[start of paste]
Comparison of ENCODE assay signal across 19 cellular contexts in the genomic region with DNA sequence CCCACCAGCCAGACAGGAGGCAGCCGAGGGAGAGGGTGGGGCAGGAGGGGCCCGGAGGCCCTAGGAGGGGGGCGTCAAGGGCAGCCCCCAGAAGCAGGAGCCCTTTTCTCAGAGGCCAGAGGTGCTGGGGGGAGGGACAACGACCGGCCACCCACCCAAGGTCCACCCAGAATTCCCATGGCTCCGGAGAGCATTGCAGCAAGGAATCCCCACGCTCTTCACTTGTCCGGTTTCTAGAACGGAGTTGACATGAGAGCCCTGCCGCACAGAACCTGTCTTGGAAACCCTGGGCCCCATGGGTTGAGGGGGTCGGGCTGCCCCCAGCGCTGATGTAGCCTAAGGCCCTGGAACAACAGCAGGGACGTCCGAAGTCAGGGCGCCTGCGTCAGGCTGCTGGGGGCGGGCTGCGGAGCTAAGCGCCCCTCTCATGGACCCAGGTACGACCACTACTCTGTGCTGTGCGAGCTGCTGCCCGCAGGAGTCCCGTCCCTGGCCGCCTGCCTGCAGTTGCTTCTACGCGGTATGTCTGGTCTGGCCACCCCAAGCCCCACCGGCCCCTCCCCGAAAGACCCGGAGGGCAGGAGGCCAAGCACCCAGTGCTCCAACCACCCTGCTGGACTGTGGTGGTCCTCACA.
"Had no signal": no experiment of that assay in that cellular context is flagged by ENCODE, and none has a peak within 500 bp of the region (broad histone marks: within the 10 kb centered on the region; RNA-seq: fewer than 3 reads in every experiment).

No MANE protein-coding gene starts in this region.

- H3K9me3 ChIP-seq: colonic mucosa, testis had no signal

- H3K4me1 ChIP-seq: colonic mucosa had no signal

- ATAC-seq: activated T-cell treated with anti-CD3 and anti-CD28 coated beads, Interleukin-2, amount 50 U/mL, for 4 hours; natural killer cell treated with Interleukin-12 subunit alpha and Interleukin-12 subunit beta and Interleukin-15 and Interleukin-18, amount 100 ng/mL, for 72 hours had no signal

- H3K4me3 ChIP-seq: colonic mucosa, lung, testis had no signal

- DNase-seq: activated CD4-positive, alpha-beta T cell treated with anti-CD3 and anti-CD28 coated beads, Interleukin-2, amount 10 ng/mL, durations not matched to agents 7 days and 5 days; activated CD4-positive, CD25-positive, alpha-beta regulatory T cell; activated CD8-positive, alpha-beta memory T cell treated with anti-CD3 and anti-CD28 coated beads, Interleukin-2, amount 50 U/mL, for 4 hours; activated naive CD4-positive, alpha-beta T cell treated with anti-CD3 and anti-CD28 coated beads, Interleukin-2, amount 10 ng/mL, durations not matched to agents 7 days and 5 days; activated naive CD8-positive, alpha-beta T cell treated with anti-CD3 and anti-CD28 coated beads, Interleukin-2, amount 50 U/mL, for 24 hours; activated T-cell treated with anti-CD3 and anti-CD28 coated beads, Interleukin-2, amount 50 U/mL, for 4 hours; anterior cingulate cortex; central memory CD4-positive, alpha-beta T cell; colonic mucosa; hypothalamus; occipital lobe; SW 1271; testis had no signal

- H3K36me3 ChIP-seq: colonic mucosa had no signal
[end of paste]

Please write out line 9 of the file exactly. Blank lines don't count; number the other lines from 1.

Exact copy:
- H3K36me3 ChIP-seq: colonic mucosa had no signal